Move 4: Dumbbell Lunge
- Grab two dumbbells and hold one in each hand. Stand tall with your feet together.
- Take a step forward with your right leg and plant your foot. Slowly lower your leg down so your knee is bent and stays over your ankle.
- At the same time, lower your back leg down to the floor (as low as you can go in order to keep your stance solid with your right leg).
- Stand back up and bring your right leg back together with your left.
- Repeat on the other side, stepping left leg forward.
Move 5: Dumbbell Row
- Stand with your feet hip-width apart and hold a dumbbell in each hand in front of your thighs. Shoot your hips back and hinge forward at least 45 degrees (as much as 90 degrees), keeping your back flat. Start with your arms extended toward the ground, palms facing each other.
- Draw your elbows up toward your ribs and pull the weights up alongside your lower abdomen.
- As you lift the weights, focus on squeezing the shoulder blades together.
- Lower back down to the start with control.
Move 6: Dumbbell Lateral Raise
- Start standing with a dumbbell in each hand, arms at your sides. Keep your back flat and knees slightly bent.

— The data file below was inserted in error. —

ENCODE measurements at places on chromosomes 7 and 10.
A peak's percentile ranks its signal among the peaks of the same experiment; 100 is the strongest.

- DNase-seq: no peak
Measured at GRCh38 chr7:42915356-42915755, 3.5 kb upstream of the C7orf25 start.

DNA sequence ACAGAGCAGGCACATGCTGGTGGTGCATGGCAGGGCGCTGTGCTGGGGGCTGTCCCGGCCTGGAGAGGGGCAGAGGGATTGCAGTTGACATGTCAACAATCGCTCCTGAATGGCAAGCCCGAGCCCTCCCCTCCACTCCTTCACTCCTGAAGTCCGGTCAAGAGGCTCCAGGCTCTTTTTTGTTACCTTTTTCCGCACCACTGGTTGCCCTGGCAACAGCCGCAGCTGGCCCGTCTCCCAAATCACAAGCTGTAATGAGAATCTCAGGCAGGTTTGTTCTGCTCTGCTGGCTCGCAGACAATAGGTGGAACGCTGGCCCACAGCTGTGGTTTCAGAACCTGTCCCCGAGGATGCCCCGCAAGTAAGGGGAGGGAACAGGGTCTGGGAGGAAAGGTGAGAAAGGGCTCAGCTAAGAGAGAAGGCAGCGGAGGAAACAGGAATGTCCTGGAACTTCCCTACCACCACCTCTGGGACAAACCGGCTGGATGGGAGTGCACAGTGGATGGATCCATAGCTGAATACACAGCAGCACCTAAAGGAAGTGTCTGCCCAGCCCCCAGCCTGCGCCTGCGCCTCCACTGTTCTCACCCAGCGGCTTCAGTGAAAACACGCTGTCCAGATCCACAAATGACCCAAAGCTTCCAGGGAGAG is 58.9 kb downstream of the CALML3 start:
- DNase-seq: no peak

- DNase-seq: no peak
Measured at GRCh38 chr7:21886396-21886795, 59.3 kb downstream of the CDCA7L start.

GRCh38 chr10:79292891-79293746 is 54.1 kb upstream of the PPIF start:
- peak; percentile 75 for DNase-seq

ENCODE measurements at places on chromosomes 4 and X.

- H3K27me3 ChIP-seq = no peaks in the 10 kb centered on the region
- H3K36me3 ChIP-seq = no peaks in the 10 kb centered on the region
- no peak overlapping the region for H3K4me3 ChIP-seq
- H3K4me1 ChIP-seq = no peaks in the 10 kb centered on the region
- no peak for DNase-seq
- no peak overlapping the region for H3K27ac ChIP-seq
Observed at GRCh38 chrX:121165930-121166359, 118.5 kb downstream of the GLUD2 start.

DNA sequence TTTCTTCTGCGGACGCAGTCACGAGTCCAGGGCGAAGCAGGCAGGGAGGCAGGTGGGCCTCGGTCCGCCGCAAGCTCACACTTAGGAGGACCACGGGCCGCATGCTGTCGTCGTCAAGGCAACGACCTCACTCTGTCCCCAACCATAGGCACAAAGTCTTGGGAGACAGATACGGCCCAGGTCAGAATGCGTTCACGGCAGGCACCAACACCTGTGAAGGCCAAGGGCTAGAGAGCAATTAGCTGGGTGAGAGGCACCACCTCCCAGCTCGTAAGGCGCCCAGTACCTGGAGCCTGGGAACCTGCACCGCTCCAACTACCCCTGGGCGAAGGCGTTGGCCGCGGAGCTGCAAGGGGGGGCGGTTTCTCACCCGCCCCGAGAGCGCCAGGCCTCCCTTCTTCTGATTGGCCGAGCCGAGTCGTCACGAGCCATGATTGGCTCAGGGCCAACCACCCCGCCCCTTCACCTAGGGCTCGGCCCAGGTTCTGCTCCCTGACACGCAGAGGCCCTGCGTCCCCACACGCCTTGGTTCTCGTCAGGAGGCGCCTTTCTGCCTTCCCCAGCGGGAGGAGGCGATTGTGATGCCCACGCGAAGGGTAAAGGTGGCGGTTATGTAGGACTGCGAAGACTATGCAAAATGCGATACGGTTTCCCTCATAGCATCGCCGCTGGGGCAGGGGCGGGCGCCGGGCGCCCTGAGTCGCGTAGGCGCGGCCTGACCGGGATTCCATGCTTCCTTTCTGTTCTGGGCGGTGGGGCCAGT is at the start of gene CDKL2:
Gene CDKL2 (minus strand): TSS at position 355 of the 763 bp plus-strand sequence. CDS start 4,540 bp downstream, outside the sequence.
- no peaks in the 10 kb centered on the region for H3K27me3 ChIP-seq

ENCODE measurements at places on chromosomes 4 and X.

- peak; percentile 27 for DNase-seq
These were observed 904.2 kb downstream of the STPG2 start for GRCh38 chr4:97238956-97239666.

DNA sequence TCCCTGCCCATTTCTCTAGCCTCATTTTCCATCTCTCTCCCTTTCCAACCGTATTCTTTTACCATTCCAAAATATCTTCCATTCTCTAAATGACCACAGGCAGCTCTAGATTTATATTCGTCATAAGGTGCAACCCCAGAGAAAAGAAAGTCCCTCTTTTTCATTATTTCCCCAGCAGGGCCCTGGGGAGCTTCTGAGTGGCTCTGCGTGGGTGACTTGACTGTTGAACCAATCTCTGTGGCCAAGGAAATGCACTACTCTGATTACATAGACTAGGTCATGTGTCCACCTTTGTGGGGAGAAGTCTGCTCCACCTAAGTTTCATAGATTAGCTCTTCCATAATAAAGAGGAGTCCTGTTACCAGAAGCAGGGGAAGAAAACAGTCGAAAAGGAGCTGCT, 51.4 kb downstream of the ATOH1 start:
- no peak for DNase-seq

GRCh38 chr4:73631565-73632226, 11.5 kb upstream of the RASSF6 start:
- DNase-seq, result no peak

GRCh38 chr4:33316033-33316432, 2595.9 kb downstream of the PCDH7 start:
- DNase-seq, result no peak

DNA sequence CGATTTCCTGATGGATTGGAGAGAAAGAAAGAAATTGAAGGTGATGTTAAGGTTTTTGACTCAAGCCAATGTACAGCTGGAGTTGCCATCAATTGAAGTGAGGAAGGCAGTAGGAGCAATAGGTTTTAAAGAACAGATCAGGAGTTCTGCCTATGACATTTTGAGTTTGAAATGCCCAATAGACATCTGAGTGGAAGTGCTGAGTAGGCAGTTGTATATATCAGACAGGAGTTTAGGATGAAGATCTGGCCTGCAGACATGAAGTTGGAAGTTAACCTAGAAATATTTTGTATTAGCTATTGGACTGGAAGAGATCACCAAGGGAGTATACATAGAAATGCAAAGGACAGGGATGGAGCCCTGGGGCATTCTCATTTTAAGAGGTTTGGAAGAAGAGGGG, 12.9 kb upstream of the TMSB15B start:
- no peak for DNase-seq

- Keeping your core braced, raise the weights out to your sides until they reach shoulder height.
- Lower the weights slowly to the starting position.
3 Beginner Strength-Training Workouts
Now it's time to put all these move together! Tully created three strength-training workouts for beginners with three moves each and recommends doing only one per strength-training day. While you feel you may be able to do more, starting with three moves per session as a beginner will help you develop work capacity.
Reps is the number of times you do an exercise (ex. 4 squats). Sets is the number of times you repeat that number of reps (ex. 4 squats, rest, repeat twice more).
Workout A: Repeat for 2 rounds
Workout B: Repeat for 2 rounds
Workout C: Repeat for 2 rounds